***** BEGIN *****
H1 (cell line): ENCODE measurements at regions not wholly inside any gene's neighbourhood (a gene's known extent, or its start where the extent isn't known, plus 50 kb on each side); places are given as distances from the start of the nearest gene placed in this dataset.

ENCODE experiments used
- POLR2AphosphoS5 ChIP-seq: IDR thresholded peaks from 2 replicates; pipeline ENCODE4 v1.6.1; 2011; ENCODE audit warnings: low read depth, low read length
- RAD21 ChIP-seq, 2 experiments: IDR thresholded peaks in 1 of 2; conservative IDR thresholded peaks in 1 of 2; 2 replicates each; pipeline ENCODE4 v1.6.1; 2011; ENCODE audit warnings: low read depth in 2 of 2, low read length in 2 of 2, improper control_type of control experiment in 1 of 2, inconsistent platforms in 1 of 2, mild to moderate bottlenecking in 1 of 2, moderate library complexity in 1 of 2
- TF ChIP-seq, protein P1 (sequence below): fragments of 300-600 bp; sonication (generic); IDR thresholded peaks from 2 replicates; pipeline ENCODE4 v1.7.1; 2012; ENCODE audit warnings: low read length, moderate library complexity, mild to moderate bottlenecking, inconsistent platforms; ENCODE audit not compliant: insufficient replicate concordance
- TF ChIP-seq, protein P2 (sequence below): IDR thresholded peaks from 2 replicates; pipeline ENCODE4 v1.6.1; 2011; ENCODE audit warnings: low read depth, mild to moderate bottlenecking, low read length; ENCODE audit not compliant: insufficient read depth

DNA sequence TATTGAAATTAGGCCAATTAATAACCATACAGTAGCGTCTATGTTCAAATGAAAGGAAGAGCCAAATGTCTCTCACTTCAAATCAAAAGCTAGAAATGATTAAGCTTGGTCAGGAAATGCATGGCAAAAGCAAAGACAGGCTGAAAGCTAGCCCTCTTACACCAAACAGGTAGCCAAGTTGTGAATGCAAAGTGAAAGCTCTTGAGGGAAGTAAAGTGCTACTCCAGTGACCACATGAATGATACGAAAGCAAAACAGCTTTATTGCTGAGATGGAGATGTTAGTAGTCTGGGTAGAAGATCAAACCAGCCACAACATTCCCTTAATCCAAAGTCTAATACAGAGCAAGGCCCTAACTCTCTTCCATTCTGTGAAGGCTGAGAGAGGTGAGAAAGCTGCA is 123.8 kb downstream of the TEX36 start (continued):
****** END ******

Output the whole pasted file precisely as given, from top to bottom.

H1 (cell line): ENCODE measurements at regions not wholly inside any gene's neighbourhood (a gene's known extent, or its start where the extent isn't known, plus 50 kb on each side); places are given as distances from the start of the nearest gene placed in this dataset.

ENCODE experiments used
- POLR2AphosphoS5 ChIP-seq: IDR thresholded peaks from 2 replicates; pipeline ENCODE4 v1.6.1; 2011; ENCODE audit warnings: low read depth, low read length
- RAD21 ChIP-seq, 2 experiments: IDR thresholded peaks in 1 of 2; conservative IDR thresholded peaks in 1 of 2; 2 replicates each; pipeline ENCODE4 v1.6.1; 2011; ENCODE audit warnings: low read depth in 2 of 2, low read length in 2 of 2, improper control_type of control experiment in 1 of 2, inconsistent platforms in 1 of 2, mild to moderate bottlenecking in 1 of 2, moderate library complexity in 1 of 2
- TF ChIP-seq, protein P1 (sequence below): fragments of 300-600 bp; sonication (generic); IDR thresholded peaks from 2 replicates; pipeline ENCODE4 v1.7.1; 2012; ENCODE audit warnings: low read length, moderate library complexity, mild to moderate bottlenecking, inconsistent platforms; ENCODE audit not compliant: insufficient replicate concordance
- TF ChIP-seq, protein P2 (sequence below): IDR thresholded peaks from 2 replicates; pipeline ENCODE4 v1.6.1; 2011; ENCODE audit warnings: low read depth, mild to moderate bottlenecking, low read length; ENCODE audit not compliant: insufficient read depth

DNA sequence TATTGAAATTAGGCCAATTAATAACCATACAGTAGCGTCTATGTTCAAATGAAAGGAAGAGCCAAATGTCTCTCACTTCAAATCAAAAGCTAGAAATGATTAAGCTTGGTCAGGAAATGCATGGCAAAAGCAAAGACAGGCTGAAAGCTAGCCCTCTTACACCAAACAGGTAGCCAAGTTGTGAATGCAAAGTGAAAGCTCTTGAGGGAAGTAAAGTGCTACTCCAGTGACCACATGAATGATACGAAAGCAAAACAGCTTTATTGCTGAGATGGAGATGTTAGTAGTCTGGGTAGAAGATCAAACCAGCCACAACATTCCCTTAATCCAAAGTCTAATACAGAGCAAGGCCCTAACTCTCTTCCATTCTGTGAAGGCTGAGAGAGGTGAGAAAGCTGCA is 123.8 kb downstream of the TEX36 start (continued):